DEC 27, 2003 – MUNNABHAI MBBS BEGINS WITH SOME FRENZIED INTERPLAY between an assassin, a jogger and a taxi driver, which is followed by a situation involving a fake hospital, fake patients, and a fake doctor who examines the X-ray of a skull and diagnoses the condition as lymphosarcoma of the intestine. These segments are such inspired bits of insanity, such endearingly silly fun, that I found myself willing to go easy on the rest of the film if it began to lose steam. I didn’t have to – the all-out laughs subsequently get tempered with seriousness and whimsy, but things remain inspired throughout.
The unique title and the even-more-unique conceit – a middle-aged goonda, Munnabhai (Sanjay Dutt), joins medical college to become a doctor – conceal the fact that Munnabhai MBBS is just another entry in the Khoobsoorat genre. Just as Rekha swept into a stuffy, disciplined family and transformed its members into life-embracing free spirits, Munnabhai here locks horns with stuffy, disciplined doctors and transforms them into caring caregivers.
This he does through his faith in the power of a good hug – he calls it a jadoo ki jhappi – which really is simply a metaphor for connection and compassion. The real jadoo, however, is that such a potentially icky concept is carried through the film without drowning you in a vat of syrup like Patch Adams, that grossly gooey Robin Williams vehicle along similar lines.
Director Rajkumar Hirani, who co-wrote Munnabhai MBBS with producer Vidhu Vinod Chopra, packs in an amazing variety of humour. There are ha-ha funny moments, entirely indebted to Abbas Tyrewala’s tapori dialogues. (A freshly-educated Munnabhai marvels, “Insaan ki body mein 206 type ka sirf haddi hai. Todne ka time apun sochte the kya?”) There’s humour tinged with sentiment, as when Circuit (Arshad Warsi, having himself a ball as Munnabhai’s sidekick) claims that his dead mother is now a star in the night sky, but he cannot locate her because, “Mumbai mein pollution bahut hai.” There are whimsy-coated laughs from a Parsi elder with sharp carrom-board skills, and there’s humour in romantic situations too – when Munnabhai tries to communicate telepathically with his true love (Gracy Singh, a bit overdressed for a doctor but fine otherwise), his first thought is, “Mike testing.”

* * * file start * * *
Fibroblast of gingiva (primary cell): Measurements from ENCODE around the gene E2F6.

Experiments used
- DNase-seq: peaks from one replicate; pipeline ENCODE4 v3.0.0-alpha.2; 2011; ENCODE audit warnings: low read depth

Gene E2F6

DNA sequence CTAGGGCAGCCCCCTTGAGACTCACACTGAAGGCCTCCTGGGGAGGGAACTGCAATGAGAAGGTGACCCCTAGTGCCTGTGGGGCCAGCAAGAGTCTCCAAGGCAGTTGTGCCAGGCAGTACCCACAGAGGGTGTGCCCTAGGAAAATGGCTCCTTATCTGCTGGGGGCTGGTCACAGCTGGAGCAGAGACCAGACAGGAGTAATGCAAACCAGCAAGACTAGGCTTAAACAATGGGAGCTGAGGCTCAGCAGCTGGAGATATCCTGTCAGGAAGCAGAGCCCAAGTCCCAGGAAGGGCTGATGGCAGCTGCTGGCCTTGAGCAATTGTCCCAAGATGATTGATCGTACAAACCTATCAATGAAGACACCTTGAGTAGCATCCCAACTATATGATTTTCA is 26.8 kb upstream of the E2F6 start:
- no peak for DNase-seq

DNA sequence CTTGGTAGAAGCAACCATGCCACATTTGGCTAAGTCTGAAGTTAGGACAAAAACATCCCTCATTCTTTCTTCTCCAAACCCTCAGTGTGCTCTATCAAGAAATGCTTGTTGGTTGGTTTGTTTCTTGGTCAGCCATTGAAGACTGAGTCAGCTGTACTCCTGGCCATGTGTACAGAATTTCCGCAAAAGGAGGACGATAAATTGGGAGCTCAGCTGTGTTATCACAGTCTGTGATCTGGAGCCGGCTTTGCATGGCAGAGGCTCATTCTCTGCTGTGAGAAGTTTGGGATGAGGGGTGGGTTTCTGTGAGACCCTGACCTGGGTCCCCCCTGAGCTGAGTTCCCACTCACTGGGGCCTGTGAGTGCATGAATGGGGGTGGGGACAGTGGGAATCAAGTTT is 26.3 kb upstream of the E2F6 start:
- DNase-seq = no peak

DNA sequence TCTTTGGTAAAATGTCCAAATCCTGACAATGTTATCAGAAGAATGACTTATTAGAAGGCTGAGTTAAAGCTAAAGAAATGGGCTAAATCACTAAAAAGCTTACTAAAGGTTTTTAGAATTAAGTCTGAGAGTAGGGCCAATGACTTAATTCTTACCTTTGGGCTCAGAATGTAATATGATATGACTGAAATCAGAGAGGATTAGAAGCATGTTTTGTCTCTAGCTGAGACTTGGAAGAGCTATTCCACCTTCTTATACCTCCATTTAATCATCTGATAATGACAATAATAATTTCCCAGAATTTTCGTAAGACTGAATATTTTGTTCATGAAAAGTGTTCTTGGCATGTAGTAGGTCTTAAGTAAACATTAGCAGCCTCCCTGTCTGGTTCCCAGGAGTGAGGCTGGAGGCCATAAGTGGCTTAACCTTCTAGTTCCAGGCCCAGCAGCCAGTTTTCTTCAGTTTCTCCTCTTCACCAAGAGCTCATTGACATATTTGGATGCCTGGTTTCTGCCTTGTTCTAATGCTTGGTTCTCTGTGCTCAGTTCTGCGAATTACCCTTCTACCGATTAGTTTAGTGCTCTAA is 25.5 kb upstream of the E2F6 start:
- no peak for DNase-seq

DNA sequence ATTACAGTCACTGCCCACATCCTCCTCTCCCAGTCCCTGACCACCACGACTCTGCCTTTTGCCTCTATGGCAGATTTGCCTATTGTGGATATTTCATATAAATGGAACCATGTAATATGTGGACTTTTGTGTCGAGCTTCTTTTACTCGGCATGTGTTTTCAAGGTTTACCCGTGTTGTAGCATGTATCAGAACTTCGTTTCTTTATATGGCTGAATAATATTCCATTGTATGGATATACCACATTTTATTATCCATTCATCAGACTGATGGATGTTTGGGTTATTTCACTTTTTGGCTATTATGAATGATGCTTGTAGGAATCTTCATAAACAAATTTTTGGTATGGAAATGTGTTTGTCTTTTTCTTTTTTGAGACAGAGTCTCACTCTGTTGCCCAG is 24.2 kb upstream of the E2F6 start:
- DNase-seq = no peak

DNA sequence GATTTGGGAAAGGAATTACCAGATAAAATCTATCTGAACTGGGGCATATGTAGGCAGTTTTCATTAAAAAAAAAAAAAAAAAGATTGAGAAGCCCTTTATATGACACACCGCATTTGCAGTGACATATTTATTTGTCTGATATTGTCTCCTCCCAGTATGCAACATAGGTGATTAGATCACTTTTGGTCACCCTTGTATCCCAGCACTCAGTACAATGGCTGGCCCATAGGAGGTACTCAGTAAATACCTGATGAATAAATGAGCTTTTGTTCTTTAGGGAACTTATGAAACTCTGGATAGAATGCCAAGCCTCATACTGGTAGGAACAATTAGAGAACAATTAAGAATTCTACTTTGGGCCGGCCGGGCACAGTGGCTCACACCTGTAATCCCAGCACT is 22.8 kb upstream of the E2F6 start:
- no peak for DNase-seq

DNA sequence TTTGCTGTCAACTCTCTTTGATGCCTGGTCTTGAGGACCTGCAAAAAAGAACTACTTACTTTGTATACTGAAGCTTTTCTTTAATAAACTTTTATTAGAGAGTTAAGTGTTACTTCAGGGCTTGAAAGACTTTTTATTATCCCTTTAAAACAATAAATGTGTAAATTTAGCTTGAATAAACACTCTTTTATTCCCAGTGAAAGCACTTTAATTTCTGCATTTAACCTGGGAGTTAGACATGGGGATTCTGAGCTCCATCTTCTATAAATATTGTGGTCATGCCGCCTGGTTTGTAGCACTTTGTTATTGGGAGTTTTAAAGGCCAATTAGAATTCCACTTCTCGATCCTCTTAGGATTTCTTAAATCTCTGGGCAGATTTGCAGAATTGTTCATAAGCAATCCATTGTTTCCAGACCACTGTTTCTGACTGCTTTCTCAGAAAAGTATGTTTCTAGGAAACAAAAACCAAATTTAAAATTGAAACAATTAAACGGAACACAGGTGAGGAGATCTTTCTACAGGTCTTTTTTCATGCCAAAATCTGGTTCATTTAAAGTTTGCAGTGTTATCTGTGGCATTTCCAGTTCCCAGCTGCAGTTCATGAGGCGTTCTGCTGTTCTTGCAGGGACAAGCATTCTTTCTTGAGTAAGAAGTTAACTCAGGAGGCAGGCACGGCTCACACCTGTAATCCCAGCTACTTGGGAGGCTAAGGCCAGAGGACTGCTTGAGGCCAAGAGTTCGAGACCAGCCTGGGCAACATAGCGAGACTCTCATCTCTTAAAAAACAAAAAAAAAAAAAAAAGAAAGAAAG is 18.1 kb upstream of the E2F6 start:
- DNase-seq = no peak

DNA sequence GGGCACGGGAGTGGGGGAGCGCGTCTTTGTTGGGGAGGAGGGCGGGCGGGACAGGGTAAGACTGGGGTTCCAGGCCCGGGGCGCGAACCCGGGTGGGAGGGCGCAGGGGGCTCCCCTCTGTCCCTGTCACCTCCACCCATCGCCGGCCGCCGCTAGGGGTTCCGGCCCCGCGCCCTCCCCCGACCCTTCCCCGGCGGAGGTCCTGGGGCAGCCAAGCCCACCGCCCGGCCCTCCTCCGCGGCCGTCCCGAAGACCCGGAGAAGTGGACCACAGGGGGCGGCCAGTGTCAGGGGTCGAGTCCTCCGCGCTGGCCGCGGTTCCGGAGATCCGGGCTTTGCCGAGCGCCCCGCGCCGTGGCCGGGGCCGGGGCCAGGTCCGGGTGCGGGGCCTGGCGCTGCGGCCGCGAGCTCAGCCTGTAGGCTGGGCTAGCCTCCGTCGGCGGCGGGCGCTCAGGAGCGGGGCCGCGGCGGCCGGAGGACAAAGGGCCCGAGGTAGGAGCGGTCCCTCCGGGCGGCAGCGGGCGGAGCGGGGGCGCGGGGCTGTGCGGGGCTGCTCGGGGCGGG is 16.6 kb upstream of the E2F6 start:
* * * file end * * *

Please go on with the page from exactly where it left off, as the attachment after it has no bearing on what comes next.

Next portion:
This abundance of mirth, obviously better seen than written about, makes it difficult to digest the occasional dips into ultra-seriousness – especially the parts with Jimmy Shergill (touchingly playing a patient with a serious condition) – but you simply move on to the next inspired moment, say, Hirani’s exuberant song picturisations that combine the real and the surreal in classic Vidhu Vinod Chopra style. Anu Malik’s boisterous score is perfectly at home in the film’s tapori setting, and the Broadway-style, hospital-set cabaret Dekh Le (magnificently voiced by Sunidhi Chauhan) is a dazzling standout.
Holding everything together are the two lead performances. Boman Irani has a high old time as the Type A Dean of the medical college, whose hilarious attempts at managing stress through laughter therapy bring to mind the manic Anupam Kher in Dil Hai Ke Maanta Nahin. His on-screen nemesis, Sanjay Dutt, can do bhai characters in his sleep now, but here he’s playing the kind of goonda girls would want to take home to mother, a role requiring a charming naivete. (“Entrance exam dena zaroori hai kya,” he asks, while trying to get into college.) The actor pulls this off fabulously, and his sweet goofiness makes Munnabhai MBBS that rare feel-good comedy that actually makes you feel good.
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